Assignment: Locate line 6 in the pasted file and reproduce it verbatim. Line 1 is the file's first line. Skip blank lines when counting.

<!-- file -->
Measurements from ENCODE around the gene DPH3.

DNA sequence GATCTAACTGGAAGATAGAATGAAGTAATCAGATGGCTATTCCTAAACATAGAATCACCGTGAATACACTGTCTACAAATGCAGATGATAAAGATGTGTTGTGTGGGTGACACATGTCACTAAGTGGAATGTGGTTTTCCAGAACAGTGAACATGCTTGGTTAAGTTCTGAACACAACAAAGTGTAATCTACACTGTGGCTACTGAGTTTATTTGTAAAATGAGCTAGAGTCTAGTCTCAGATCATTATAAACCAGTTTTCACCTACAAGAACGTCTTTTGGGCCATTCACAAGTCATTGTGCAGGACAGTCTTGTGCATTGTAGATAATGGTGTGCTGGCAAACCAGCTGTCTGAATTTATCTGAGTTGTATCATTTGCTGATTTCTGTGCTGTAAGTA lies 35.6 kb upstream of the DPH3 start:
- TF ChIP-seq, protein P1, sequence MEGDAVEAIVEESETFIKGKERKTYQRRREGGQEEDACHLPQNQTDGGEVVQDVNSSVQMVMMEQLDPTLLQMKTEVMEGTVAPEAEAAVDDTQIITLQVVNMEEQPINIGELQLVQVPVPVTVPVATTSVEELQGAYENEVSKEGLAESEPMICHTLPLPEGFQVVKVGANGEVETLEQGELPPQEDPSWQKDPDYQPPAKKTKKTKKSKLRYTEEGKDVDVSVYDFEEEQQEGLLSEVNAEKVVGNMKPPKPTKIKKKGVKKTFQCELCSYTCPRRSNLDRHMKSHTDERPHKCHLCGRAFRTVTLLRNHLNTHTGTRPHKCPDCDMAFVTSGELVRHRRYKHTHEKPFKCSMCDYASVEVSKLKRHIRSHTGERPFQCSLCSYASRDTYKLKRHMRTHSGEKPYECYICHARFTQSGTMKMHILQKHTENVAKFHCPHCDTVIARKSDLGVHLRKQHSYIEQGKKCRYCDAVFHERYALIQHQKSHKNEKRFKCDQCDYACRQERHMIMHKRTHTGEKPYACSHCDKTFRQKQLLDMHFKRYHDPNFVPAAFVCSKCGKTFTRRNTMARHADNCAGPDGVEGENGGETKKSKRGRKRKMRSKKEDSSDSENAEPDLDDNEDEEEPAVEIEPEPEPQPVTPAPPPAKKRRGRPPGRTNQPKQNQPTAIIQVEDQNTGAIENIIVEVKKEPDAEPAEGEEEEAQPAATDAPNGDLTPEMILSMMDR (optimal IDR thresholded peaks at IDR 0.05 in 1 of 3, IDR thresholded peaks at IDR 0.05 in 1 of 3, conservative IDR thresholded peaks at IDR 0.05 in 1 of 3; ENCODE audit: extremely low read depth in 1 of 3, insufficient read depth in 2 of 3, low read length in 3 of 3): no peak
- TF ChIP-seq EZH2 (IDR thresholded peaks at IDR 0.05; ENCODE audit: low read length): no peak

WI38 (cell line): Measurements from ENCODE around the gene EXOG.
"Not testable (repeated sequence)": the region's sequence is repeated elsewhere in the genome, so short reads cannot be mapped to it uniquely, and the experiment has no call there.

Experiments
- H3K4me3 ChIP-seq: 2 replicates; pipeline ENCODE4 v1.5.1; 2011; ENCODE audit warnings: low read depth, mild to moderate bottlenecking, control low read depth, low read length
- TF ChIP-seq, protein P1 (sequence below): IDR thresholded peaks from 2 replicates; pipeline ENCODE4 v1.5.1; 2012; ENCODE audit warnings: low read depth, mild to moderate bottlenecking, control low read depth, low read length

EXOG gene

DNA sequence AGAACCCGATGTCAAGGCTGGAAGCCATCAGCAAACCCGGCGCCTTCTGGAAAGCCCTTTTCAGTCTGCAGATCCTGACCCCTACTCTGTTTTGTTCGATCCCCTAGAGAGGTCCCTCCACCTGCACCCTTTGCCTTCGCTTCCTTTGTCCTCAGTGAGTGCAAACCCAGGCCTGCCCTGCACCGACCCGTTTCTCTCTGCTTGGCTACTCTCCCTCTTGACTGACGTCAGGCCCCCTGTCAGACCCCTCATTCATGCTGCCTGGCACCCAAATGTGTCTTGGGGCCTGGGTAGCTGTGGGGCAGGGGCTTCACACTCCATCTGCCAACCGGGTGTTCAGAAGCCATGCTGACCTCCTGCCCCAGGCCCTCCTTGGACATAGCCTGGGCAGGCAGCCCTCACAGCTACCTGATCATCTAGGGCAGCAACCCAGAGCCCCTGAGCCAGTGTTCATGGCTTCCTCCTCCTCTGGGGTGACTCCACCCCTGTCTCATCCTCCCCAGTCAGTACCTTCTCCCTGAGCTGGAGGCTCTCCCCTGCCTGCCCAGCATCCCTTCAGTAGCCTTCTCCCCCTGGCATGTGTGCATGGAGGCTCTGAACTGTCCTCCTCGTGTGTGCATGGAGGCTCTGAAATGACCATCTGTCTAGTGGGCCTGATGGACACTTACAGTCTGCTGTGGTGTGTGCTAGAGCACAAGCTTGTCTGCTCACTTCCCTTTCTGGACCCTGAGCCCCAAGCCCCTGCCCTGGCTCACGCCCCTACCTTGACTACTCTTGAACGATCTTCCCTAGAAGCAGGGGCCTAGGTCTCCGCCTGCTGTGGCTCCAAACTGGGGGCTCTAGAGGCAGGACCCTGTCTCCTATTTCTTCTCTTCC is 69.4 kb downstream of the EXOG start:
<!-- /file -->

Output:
"Not testable (repeated sequence)": the region's sequence is repeated elsewhere in the genome, so short reads cannot be mapped to it uniquely, and the experiment has no call there.